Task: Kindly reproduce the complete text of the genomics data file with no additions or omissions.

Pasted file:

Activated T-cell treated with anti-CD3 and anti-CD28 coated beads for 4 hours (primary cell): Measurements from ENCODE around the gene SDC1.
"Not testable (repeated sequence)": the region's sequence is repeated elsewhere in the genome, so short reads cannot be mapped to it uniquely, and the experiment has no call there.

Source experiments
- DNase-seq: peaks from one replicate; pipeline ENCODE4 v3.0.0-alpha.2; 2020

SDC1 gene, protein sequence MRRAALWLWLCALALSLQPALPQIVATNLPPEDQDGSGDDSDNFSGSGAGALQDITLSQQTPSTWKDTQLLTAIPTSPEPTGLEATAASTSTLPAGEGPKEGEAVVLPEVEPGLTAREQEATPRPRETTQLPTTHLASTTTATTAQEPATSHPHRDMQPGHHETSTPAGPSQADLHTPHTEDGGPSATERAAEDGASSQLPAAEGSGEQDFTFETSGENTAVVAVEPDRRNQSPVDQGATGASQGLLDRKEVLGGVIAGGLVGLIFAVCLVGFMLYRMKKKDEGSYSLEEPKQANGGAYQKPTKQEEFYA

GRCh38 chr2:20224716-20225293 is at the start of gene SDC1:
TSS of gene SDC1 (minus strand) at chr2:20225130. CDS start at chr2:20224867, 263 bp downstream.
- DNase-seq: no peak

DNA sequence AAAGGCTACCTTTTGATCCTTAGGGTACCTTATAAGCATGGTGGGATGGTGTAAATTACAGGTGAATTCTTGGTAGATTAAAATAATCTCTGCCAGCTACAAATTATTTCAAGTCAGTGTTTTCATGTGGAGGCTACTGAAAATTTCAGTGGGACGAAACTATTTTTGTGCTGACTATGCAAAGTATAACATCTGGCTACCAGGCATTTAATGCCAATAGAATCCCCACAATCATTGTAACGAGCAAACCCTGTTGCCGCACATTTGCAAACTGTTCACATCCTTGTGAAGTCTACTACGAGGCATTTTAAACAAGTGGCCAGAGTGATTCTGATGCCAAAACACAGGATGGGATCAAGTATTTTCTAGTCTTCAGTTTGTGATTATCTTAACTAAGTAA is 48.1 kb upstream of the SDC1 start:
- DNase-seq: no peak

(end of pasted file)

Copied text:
Activated T-cell treated with anti-CD3 and anti-CD28 coated beads for 4 hours (primary cell): Measurements from ENCODE around the gene SDC1.
"Not testable (repeated sequence)": the region's sequence is repeated elsewhere in the genome, so short reads cannot be mapped to it uniquely, and the experiment has no call there.

Source experiments
- DNase-seq: peaks from one replicate; pipeline ENCODE4 v3.0.0-alpha.2; 2020

SDC1 gene, protein sequence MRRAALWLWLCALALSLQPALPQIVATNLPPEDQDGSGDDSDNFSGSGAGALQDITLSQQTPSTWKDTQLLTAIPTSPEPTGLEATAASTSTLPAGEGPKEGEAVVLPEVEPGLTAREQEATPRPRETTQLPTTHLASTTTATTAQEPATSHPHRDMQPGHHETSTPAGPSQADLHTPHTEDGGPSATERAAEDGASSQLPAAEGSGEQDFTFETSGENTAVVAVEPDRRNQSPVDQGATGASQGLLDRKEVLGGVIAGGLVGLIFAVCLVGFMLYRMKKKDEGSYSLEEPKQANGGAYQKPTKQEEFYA

GRCh38 chr2:20224716-20225293 is at the start of gene SDC1:
TSS of gene SDC1 (minus strand) at chr2:20225130. CDS start at chr2:20224867, 263 bp downstream.
- DNase-seq: no peak

DNA sequence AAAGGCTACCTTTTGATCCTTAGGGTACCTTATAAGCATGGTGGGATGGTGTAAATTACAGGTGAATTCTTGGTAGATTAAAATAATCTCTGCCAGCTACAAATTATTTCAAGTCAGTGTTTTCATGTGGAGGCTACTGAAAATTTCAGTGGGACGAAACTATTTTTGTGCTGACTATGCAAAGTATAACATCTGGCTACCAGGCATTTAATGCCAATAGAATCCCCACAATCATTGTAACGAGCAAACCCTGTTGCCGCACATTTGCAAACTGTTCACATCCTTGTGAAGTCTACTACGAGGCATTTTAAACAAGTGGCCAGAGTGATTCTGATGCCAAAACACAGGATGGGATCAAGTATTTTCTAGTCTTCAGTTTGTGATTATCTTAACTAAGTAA is 48.1 kb upstream of the SDC1 start:
- DNase-seq: no peak